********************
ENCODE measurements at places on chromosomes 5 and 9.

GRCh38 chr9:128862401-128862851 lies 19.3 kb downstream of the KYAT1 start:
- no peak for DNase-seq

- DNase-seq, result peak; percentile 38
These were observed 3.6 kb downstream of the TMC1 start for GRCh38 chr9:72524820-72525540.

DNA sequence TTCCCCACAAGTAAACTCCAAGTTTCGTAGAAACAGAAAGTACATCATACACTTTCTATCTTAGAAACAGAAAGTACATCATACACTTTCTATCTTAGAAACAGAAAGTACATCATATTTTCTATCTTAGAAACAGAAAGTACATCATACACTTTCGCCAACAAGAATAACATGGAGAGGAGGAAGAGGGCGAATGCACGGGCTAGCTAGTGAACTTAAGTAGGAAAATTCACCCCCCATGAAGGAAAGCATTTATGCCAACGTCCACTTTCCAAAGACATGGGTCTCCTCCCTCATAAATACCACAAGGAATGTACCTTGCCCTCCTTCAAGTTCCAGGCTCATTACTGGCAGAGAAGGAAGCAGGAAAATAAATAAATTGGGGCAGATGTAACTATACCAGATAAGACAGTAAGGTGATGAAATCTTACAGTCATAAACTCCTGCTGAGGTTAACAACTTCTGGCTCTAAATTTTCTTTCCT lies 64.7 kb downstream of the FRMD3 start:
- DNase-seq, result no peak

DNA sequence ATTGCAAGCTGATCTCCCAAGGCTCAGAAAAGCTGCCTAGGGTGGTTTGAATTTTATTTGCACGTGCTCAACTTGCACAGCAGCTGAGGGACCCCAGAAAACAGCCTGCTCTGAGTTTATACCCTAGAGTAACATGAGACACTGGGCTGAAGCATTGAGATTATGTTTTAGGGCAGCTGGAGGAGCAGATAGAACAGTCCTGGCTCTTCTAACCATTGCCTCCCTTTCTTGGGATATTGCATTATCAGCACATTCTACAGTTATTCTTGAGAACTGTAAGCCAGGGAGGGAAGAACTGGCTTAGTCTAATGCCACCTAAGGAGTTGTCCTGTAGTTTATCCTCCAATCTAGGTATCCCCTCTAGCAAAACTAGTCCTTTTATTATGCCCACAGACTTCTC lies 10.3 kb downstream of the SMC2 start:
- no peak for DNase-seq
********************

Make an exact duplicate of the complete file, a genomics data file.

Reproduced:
ENCODE measurements at places on chromosomes 5 and 9.

GRCh38 chr9:128862401-128862851 lies 19.3 kb downstream of the KYAT1 start:
- no peak for DNase-seq

- DNase-seq, result peak; percentile 38
These were observed 3.6 kb downstream of the TMC1 start for GRCh38 chr9:72524820-72525540.

DNA sequence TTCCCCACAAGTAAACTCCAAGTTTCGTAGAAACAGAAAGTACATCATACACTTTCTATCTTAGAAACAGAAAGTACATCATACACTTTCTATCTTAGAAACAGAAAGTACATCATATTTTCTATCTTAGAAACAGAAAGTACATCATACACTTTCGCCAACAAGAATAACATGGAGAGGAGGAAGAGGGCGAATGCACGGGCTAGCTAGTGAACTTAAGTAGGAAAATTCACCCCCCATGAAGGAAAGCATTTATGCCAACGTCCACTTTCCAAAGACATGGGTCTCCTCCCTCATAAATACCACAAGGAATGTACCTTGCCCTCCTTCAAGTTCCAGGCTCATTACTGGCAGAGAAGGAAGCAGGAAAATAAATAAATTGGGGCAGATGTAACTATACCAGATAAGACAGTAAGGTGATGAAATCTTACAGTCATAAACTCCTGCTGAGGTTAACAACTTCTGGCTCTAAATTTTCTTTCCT lies 64.7 kb downstream of the FRMD3 start:
- DNase-seq, result no peak

DNA sequence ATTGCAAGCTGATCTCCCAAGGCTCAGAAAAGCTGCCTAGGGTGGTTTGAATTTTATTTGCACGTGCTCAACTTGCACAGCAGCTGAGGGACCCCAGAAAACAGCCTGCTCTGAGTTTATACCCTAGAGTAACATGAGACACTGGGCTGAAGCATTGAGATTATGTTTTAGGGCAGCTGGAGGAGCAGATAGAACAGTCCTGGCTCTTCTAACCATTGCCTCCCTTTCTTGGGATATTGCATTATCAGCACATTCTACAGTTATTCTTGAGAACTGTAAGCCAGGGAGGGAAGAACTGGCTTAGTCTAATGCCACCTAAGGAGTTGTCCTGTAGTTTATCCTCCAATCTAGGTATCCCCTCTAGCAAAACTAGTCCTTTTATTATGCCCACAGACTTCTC lies 10.3 kb downstream of the SMC2 start:
- no peak for DNase-seq